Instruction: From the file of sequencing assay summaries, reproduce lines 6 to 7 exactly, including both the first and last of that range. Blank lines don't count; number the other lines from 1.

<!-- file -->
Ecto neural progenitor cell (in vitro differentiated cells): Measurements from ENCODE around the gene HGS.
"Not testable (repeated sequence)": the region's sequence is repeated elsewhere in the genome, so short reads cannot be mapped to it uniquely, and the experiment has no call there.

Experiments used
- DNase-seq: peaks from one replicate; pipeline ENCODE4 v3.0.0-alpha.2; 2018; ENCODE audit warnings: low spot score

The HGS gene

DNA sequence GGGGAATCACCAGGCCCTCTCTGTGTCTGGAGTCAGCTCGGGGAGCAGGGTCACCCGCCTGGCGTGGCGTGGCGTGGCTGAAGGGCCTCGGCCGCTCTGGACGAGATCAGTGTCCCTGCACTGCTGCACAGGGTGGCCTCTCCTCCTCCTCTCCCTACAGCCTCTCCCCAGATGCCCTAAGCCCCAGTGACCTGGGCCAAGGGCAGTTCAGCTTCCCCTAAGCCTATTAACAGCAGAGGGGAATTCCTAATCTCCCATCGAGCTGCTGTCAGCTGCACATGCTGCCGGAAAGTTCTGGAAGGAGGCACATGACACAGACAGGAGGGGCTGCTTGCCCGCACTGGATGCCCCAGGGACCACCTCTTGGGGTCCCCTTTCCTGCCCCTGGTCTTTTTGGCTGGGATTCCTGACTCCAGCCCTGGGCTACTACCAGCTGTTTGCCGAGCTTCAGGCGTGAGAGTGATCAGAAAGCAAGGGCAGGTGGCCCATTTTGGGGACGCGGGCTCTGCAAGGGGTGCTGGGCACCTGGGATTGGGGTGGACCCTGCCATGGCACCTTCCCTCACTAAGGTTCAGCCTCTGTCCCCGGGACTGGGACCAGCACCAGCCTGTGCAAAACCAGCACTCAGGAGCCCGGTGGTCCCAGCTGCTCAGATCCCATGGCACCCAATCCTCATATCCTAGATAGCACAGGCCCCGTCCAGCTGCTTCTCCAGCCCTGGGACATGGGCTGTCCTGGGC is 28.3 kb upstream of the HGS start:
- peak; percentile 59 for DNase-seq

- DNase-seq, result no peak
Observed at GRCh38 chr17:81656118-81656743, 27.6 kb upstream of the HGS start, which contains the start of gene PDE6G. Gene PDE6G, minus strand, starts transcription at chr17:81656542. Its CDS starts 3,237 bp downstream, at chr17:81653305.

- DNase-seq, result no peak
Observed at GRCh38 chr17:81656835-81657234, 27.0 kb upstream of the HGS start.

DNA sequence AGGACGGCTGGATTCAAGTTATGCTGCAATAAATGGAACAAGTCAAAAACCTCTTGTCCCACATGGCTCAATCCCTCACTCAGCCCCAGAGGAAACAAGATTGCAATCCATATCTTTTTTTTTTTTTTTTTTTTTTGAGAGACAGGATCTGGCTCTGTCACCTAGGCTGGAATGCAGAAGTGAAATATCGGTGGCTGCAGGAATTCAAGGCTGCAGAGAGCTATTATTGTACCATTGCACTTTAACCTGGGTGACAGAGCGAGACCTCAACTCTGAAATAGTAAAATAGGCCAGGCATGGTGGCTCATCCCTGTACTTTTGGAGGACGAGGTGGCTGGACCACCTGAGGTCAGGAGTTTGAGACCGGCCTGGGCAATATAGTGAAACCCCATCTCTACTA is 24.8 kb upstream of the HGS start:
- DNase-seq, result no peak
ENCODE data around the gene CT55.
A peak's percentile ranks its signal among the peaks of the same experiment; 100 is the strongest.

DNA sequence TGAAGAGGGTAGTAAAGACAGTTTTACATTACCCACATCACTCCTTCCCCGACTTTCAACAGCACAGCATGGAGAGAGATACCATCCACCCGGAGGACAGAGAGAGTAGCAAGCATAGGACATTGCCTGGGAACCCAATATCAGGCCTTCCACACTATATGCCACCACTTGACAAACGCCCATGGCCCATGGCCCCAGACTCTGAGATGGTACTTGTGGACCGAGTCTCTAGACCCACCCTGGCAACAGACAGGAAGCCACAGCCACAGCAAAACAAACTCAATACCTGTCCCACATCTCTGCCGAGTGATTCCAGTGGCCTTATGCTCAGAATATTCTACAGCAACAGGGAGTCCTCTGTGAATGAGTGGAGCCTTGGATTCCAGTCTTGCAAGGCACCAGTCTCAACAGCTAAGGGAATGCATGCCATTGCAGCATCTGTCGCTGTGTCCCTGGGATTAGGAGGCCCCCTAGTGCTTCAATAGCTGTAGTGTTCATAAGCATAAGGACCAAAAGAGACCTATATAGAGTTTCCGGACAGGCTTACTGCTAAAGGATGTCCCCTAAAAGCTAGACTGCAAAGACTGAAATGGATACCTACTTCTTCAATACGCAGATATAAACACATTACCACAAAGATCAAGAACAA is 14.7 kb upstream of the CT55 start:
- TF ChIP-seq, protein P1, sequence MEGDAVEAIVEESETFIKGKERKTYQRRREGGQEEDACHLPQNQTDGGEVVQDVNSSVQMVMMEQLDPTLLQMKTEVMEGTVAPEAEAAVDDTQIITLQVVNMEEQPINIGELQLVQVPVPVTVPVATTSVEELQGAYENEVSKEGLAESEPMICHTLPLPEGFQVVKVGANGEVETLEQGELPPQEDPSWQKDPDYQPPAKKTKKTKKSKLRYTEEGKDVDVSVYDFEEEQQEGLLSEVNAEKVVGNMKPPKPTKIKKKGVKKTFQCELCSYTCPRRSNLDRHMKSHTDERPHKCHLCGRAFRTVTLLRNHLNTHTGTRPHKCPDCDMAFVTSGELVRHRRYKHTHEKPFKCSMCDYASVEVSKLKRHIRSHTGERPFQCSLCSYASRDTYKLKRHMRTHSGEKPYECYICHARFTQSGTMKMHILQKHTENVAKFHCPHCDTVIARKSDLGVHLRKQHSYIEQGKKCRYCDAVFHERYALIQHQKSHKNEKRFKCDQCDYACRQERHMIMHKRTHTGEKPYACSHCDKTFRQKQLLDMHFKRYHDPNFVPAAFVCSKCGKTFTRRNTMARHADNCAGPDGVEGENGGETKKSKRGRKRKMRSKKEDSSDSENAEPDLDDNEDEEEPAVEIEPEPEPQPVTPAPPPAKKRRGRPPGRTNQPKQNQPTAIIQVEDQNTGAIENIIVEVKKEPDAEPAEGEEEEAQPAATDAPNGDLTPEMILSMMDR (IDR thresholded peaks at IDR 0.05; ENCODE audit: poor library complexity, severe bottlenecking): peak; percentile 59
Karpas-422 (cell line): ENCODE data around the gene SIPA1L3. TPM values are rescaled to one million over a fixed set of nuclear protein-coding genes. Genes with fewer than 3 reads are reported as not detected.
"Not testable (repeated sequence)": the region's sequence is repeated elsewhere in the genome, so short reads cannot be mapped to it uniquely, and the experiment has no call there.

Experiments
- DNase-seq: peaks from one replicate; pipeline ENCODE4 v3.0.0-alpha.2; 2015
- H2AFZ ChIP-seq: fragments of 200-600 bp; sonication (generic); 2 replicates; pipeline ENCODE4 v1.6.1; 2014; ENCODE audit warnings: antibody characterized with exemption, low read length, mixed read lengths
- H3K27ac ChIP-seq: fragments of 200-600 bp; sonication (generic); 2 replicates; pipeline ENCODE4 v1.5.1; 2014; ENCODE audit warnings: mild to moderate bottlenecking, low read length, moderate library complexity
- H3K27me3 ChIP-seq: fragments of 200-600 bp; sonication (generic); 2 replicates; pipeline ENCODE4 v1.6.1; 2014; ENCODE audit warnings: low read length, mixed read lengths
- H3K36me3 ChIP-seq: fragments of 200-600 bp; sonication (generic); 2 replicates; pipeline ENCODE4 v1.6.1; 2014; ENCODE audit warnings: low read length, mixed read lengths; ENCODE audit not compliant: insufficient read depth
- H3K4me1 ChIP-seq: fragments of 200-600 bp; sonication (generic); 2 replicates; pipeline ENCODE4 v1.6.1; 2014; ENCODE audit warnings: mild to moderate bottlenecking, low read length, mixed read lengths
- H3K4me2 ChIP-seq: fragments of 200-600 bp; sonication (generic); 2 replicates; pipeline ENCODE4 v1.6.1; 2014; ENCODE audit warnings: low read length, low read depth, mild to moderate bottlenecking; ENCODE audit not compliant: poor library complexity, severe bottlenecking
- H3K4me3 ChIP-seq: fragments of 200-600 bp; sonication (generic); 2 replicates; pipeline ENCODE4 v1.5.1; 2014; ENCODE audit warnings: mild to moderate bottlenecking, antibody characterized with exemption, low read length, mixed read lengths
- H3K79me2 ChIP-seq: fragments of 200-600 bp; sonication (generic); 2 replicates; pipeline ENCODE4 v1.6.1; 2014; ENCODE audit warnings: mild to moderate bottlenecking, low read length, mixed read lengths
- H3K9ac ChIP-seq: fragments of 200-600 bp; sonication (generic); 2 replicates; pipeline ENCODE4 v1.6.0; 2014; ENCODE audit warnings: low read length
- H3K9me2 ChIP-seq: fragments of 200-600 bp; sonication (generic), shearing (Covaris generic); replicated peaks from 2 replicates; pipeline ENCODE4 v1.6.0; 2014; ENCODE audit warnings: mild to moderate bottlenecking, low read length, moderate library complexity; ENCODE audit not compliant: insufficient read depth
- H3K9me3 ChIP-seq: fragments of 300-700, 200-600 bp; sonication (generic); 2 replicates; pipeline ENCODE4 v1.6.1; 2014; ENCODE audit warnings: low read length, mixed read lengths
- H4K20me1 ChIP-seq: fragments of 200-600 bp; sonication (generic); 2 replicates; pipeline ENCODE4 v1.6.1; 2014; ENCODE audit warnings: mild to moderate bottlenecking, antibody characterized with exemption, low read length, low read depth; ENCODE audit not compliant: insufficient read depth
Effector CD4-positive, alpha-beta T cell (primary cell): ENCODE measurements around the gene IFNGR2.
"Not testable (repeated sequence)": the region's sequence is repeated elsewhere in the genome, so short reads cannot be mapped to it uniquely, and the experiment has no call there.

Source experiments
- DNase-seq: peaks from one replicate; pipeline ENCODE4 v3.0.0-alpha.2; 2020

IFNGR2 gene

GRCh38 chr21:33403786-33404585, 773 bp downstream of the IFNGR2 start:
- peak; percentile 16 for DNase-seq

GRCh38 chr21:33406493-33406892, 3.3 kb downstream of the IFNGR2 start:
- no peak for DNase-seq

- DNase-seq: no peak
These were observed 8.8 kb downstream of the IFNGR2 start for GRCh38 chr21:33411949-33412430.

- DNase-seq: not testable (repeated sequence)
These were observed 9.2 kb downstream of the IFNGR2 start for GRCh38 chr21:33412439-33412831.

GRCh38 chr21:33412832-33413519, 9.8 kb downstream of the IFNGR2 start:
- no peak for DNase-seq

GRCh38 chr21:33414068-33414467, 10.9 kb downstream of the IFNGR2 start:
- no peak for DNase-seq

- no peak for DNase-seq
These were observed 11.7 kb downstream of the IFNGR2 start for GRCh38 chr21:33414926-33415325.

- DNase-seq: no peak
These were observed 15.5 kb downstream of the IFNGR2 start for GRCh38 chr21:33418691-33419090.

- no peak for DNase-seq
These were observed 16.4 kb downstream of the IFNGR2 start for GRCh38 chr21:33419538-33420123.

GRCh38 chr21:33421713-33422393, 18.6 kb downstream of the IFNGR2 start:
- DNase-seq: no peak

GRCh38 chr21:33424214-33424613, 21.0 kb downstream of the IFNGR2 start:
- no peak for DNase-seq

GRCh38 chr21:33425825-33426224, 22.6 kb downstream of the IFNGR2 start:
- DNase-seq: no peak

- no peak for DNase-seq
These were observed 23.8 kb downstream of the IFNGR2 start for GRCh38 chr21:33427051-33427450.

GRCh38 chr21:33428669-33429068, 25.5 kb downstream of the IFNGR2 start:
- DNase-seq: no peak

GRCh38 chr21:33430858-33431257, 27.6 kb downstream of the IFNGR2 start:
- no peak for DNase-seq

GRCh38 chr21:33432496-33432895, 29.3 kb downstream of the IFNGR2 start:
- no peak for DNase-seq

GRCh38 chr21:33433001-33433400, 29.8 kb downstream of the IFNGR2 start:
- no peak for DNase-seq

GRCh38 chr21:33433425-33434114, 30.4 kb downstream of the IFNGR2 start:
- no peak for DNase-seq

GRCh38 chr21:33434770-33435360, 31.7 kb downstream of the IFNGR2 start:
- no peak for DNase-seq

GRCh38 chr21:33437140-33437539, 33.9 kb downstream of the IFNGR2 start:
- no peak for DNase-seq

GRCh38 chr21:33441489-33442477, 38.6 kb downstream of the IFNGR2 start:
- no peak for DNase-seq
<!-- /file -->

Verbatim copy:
DNA sequence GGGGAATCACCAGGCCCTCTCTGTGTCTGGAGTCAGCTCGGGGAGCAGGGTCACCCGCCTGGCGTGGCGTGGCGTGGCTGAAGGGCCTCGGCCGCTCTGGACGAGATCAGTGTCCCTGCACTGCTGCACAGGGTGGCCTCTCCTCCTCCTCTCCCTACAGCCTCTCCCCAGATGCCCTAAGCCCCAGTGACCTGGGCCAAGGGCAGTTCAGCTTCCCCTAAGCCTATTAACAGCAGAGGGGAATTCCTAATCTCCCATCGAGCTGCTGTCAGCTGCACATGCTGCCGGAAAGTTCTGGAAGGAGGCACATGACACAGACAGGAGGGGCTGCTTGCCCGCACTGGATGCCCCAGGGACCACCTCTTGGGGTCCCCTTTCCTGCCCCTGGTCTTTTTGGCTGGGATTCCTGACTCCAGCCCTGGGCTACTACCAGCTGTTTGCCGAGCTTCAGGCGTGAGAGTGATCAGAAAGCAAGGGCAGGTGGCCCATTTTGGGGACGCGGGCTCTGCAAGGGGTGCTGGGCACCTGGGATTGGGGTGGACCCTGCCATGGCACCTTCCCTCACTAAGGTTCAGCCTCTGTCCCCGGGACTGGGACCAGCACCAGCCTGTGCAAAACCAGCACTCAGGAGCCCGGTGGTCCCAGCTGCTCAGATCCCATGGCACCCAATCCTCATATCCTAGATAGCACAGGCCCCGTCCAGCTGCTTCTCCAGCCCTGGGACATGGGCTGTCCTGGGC is 28.3 kb upstream of the HGS start:
- peak; percentile 59 for DNase-seq